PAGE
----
Methods: This double blind clinical trial was conducted at a referral center of cardiac surgery affiliated to Guilan University of Medical Sciences (GUMS) from June 2015 to October 2015. 73 eligible patients candidate for elective isolated CABG surgery were enrolled in the trial. They were randomly allocated to either Se group (n = 36) receiving 600 μg Se prior to surgery or control group (n = 37). Our evaluation was based on blood sugar (BS) which was measured at four point times, including before induction of anesthesia (T0), at the end of CPB (T1), 24 hours (T2) and 48 hours (T3) after surgery.

Results: The data obtained from 73 patients in group S (n = 36) and group C (n = 37) were analyzed. There was no significant difference between the two groups regarding the baseline characteristics. In both groups, a sharp rise in BS levels was observed following CPB (P = 0.0001). Although the trend of BS changes was remarkable in both groups (P = 0.0001), there was no statistically significant difference between the groups at all point times including T0 (P = 0.45), T1 (P = 0.48), T2 (P = 0.92), and T3 (P = 0.42). Within the study time, our patients were monitored for any adverse effect but nothing was observed.

Conclusions: This investigation showed that intravenous single dose of 600 μg Se was safe in CABG patients, but had no positive effect on stress response to surgery.
View Article and Find Full Text PDF

Download full-text PDF

Source
http://dx.doi.org/10.5812/aapm.43864DOI Listing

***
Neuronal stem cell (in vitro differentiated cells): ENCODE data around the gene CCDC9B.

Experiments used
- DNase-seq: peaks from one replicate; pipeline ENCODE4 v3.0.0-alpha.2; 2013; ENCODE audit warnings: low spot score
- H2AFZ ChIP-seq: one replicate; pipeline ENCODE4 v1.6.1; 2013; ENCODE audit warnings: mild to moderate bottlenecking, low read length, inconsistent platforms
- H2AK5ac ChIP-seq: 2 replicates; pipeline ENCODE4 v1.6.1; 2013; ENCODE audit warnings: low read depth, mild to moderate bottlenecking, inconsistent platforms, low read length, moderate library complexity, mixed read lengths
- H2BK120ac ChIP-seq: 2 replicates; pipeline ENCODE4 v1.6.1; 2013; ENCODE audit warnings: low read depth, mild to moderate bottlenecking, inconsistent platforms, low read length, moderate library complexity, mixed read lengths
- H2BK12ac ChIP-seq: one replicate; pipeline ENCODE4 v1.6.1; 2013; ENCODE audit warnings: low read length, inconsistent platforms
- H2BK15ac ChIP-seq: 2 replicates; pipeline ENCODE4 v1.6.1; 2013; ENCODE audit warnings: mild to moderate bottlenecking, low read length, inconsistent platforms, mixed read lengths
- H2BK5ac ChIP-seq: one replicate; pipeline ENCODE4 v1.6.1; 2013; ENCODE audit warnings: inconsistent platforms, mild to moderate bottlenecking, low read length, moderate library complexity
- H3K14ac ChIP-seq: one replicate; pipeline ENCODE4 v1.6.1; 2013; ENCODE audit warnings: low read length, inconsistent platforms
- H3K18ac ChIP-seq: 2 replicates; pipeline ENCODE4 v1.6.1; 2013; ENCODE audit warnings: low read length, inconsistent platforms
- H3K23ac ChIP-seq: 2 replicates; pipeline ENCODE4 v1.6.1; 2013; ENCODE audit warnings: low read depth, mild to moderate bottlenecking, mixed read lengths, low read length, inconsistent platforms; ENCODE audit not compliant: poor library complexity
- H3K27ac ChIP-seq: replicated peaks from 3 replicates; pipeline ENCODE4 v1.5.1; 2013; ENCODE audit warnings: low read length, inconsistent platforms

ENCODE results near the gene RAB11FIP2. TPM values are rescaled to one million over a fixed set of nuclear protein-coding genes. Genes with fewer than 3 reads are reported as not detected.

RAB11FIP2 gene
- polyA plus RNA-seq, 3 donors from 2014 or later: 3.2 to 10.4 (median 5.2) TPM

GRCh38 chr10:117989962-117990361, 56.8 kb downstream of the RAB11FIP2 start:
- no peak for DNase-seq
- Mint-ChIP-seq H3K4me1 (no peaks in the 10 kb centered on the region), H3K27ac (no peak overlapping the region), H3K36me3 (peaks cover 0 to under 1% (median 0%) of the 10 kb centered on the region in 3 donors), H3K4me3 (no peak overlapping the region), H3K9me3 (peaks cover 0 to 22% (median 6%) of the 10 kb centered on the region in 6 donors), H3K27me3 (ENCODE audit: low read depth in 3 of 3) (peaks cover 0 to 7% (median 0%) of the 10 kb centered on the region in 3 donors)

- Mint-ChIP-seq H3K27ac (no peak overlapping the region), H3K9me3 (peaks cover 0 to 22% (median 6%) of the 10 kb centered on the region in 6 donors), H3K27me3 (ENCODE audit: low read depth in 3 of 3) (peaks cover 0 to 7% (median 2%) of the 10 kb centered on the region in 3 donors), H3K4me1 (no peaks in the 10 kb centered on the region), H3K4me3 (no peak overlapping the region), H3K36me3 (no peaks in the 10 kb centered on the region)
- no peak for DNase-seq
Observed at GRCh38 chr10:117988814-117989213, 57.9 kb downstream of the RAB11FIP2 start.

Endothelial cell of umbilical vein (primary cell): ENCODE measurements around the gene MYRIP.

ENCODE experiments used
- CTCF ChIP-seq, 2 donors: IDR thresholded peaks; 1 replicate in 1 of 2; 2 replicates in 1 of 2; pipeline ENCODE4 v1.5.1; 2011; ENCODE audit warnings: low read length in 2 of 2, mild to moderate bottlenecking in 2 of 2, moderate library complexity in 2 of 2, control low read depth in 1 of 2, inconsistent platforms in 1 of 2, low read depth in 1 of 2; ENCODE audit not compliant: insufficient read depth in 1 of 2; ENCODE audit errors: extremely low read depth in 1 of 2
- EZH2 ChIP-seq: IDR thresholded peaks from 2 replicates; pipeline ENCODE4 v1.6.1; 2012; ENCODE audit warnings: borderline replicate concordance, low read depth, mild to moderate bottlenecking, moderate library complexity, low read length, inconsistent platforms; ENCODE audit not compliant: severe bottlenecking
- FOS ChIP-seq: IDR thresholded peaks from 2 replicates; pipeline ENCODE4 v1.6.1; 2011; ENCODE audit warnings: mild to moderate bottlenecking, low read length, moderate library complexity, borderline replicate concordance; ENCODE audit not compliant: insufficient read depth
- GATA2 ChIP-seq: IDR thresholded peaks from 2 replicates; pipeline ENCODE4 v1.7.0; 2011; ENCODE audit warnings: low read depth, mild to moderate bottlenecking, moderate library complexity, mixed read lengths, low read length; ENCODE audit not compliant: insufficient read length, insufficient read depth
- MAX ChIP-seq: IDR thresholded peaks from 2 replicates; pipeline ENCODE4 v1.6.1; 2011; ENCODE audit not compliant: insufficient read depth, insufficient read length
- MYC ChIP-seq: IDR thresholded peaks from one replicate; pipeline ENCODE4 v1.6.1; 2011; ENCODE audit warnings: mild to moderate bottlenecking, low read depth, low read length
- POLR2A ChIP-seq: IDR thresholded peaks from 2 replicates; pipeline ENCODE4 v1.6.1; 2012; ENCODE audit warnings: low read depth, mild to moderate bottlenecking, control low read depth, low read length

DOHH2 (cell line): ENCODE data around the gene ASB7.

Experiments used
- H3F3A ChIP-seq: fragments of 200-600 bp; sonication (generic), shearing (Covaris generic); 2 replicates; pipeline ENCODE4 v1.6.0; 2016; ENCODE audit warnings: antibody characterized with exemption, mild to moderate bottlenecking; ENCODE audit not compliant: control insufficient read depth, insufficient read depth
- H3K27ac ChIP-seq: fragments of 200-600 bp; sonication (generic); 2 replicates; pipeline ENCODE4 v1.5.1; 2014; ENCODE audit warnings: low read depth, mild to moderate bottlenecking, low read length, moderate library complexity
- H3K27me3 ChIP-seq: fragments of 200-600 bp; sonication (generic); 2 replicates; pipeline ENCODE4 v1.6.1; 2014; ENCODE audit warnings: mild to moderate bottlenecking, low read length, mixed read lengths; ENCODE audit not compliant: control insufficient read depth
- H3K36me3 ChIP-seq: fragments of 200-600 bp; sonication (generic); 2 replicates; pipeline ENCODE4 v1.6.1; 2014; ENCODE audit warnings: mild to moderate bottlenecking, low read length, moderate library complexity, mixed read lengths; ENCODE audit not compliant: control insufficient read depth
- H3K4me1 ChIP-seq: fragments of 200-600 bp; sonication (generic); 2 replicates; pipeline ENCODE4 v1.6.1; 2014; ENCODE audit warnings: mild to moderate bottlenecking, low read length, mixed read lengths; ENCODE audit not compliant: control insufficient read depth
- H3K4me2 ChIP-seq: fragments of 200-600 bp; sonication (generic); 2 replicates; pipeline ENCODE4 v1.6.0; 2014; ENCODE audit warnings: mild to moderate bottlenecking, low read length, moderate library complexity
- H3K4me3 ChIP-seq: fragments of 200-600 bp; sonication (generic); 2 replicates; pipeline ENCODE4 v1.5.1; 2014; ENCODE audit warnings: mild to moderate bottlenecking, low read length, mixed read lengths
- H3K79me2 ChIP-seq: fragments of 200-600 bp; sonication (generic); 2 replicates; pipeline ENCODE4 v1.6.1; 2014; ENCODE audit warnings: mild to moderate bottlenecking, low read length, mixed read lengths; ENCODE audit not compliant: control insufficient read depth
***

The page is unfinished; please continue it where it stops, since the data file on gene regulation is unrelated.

http://www.ncbi.nlm.nih.gov/pmc/articles/PMC5554419PMC
February 2017

Effects of Low-dose Selenium on the Inflammatory Response in Coronary Artery Bypass Graft Surgery: A Clinical Trial.

Iran Red Crescent Med J 2016 Aug 18;18(8):e37918. Epub 2016 Jul 18.

MD, Assistant Professor of Anesthesiology, Anesthesiology Research Center, Guilan University of Medical Sciences (GUMS), Rasht, IR Iran.

Background: Coronary artery bypass graft (CABG) surgery with cardiopulmonary bypass (CPB) triggers an inflammatory reaction, leading to the development of myocardial damage and dysfunction. It is suggested that selenium (Se), an essential trace element, has a protective role against oxidative stress. Decreased intraoperative Se levels might be an independent predictive factor for postoperative multiorgan failure. In spite of its proposed advantages, however, the optimal timing and dosage are not well known.

Objectives: To determine whether 600 µg of intravenous Se administration before induction of anesthesia for CABG surgery could attenuate inflammatory reactions in an Iranian population.

Methods: This randomized triple-blind clinical trial took place in the department of cardiac surgery of an academic hospital affiliated with Guilan University of Medical Sciences (GUMS) from May 2015 to September 2015. Eighty-eight eligible patients scheduled for elective on-pump CABG surgery were divided into two groups using randomized fixed quadripartite blocks. They received either an intravenous bolus of 600 µg Se before induction of anesthesia, or normal saline as a placebo. We had four measurement time-points: just before induction of anesthesia (T0), immediately after the end of CPB (T1), 24 hours after surgery (T2), and 48 hours after surgery (T3). Interleukin 6 (IL-6), tumor necrosis factor-alpha (TNF-α), and C-reactive protein (CRP) serum levels were measured using the enzyme-linked immunosorbent assay (ELISA).